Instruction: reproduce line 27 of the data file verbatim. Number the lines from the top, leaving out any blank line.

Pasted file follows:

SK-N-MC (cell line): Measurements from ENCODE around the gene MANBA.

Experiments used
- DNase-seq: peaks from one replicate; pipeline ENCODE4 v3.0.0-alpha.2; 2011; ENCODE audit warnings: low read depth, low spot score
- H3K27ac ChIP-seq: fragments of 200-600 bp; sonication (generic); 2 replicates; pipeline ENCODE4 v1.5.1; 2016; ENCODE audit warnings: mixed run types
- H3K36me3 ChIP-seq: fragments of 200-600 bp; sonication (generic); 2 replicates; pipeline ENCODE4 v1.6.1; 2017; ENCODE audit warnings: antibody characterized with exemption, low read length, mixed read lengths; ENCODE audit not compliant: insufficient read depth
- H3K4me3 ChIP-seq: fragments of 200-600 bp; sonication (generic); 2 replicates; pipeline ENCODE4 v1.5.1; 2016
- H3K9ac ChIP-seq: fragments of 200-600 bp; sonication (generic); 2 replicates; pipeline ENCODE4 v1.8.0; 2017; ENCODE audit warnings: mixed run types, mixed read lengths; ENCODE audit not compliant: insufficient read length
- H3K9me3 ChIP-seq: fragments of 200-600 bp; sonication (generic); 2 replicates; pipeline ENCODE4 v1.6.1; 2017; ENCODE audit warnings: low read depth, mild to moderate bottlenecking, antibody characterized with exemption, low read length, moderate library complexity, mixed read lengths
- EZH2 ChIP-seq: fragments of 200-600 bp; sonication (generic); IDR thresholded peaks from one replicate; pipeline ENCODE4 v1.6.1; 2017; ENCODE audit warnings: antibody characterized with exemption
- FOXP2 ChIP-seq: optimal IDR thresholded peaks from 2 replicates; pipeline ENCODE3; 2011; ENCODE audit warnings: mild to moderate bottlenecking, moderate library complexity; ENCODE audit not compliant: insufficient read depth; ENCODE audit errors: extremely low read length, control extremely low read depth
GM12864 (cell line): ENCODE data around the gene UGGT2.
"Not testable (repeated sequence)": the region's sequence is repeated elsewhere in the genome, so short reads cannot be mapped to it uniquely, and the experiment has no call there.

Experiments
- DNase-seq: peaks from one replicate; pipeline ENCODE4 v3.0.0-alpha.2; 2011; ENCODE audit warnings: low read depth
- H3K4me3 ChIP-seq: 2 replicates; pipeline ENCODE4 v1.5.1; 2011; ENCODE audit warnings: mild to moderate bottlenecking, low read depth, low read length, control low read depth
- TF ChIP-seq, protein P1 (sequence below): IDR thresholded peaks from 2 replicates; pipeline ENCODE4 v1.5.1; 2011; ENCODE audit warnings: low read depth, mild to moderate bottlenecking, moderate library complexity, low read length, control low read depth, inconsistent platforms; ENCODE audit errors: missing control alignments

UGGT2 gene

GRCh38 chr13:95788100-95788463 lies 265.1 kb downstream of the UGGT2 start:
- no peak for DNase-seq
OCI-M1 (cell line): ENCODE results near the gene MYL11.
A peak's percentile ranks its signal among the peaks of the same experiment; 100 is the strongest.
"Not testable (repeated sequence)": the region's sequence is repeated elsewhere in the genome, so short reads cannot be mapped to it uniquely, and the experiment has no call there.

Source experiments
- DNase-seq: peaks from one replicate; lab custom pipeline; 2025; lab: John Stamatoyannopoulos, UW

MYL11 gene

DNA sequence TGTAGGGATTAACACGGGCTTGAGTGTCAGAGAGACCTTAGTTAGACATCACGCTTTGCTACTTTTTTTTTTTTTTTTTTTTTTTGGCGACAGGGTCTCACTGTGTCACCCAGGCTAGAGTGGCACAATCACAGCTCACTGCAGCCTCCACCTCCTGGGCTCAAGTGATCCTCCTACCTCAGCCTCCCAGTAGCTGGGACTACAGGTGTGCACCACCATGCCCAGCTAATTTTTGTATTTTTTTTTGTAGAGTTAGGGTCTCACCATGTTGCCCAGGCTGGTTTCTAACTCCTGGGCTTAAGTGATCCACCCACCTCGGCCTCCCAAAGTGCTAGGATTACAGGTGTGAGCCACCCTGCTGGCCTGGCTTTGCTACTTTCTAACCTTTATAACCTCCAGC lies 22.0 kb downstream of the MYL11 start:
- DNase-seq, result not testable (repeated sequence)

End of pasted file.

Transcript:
- DNase-seq, result not testable (repeated sequence)